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From the Publisher"As the US diminishes its investment in the global public good by acting unilaterally, so others may feel the sting of American power more strongly. In a telling essay by Josef Joffe, in the book edited by G. John Ikenberry, America Unrivaled, we are reminded that primacy does not come cheap, and that the price is measured not just in dollars and cents, but above all in the currency of obligation. A truly 'great' power must do more than merely deny others the reason and opportunity to challenge or balance it. . . . This book deserves to be read."—Christopher Coker, Times Literary Supplement, May 23, 2003
"This volume taps realist, liberal, and constructivist scholarship to deliver a number of competing and complementary conclusions on the potential return to traditional great power politics. . . .This is highly valuable for both its theoretical insights and relevance to current discussions on US foreign policy."—Virginia Quarterly Review, 79:3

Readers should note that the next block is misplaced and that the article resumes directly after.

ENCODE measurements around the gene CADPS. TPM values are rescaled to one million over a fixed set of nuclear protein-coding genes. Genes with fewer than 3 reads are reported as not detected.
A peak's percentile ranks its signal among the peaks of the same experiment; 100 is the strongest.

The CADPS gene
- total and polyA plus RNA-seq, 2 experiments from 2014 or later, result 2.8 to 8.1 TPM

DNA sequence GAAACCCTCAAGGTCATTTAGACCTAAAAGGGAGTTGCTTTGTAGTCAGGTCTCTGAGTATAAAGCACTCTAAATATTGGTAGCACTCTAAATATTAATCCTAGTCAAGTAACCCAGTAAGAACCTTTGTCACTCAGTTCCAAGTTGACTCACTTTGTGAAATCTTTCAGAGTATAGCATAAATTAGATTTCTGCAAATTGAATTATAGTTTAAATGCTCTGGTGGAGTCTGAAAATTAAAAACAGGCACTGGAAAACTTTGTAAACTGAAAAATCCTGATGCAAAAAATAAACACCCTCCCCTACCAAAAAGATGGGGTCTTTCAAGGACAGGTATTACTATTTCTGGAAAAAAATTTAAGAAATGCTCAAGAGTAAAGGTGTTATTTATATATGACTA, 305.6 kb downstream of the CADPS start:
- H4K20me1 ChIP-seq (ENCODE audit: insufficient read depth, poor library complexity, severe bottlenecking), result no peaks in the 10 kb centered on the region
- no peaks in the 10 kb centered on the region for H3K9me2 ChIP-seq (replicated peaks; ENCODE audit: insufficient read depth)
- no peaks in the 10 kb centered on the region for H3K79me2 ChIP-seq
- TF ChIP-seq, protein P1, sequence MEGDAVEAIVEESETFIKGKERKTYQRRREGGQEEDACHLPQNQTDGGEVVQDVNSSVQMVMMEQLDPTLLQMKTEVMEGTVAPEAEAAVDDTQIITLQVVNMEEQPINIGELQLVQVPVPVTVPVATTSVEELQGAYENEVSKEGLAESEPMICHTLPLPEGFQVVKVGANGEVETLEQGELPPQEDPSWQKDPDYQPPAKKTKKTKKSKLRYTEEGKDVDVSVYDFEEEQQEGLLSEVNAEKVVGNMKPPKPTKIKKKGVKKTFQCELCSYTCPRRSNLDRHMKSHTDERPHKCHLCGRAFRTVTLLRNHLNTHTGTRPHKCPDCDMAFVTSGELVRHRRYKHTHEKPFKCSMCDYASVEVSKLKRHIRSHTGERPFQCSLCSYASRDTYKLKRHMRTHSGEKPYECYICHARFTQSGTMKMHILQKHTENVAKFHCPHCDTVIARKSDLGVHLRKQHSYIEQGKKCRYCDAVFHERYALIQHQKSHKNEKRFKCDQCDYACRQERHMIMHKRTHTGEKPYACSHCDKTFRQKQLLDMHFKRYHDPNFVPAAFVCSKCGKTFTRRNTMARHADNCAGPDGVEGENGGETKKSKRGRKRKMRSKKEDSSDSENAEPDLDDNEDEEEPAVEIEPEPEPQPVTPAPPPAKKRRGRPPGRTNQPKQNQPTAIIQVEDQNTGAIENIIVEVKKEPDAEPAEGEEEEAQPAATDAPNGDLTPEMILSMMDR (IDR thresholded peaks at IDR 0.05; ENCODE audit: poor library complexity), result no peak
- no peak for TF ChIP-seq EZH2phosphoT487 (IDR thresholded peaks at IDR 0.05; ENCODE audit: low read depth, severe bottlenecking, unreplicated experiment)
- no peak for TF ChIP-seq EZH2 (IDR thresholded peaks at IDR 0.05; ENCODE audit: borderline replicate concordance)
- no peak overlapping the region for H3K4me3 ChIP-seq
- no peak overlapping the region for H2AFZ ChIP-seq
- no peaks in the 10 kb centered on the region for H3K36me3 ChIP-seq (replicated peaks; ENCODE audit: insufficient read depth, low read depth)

"This book is a fine effort to take stock of the nature of the post-Cold War international system and a worthy attempt to train academic theorizing on practical concerns."—Gideon Rose, Foreign Affairs: Jan/Feb 2002.
"American Unrivaled contains the opinions of top thinkers on the critical question of how long America's unipolar power will last."—Joseph Nye, Harvard University
"John Ikenberry has assembled a fascinating collection of essays that examine how the rest of the world deals with America's dominating position in the global balance of power. The most striking feature of this impressive volume is how little agreement there is among the different authors."—John J. Mearsheimer , University of Chicago